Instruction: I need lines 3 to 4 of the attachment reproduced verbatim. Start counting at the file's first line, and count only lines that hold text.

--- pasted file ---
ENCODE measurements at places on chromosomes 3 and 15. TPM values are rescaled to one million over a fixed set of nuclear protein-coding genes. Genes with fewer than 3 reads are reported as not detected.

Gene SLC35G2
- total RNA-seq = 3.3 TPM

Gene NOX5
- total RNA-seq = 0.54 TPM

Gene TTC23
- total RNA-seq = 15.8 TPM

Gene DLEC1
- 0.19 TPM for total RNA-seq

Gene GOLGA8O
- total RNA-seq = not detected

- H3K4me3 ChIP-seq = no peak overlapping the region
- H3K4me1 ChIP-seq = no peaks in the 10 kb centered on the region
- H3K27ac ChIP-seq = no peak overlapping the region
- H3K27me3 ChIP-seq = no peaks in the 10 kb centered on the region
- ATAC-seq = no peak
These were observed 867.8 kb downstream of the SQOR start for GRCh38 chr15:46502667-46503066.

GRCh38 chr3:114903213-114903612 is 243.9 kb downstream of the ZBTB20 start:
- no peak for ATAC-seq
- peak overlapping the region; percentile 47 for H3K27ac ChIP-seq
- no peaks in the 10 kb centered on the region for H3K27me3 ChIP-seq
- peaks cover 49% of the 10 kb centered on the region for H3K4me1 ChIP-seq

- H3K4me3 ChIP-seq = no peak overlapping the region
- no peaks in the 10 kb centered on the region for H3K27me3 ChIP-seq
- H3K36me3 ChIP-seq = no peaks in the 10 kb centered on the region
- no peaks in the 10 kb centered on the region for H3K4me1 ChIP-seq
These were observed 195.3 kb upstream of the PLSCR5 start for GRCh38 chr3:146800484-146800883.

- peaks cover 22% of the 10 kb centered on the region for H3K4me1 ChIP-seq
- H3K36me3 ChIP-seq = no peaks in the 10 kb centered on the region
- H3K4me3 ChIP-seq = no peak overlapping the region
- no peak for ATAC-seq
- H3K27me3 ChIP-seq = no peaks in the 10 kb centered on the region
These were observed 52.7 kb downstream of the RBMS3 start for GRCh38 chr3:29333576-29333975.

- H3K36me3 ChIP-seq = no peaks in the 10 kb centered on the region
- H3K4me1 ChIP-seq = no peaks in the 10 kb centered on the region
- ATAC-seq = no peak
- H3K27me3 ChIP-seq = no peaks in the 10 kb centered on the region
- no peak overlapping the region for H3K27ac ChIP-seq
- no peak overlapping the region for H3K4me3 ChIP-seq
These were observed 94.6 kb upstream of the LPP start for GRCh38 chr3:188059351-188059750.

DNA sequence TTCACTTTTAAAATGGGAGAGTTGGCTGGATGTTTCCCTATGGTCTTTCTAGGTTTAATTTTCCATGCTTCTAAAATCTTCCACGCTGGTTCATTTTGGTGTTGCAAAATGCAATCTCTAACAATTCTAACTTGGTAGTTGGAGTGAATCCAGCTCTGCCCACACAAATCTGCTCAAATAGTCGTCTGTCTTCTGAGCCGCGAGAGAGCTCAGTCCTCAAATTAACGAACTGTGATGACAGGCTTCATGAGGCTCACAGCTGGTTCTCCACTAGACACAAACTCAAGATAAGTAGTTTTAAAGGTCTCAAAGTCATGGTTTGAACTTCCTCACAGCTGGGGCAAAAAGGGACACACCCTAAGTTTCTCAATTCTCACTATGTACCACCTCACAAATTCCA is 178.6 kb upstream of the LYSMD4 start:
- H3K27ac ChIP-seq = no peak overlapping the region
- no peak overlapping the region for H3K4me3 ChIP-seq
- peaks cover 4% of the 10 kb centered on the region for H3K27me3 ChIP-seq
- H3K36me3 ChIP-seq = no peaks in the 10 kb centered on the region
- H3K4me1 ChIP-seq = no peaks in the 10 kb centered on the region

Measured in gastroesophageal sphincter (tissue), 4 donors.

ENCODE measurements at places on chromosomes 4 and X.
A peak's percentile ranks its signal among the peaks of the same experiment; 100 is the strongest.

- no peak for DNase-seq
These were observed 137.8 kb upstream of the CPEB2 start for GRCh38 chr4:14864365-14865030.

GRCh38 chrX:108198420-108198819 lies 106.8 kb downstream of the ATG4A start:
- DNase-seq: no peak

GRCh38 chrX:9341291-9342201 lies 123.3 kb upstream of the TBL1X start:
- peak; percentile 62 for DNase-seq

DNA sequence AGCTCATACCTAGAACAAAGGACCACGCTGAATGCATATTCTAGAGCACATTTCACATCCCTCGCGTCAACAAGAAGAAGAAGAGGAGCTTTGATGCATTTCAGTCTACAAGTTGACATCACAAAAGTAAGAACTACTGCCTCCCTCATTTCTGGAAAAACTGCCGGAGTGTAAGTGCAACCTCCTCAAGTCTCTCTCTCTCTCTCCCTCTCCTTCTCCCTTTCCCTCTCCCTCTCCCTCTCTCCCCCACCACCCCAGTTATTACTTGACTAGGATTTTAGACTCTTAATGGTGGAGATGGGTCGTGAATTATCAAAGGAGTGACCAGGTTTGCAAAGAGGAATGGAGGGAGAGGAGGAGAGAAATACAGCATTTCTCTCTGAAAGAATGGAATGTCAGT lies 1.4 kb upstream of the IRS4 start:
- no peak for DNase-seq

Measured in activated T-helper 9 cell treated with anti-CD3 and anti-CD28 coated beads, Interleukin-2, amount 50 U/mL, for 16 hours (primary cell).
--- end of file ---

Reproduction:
- total RNA-seq = 3.3 TPM

Gene NOX5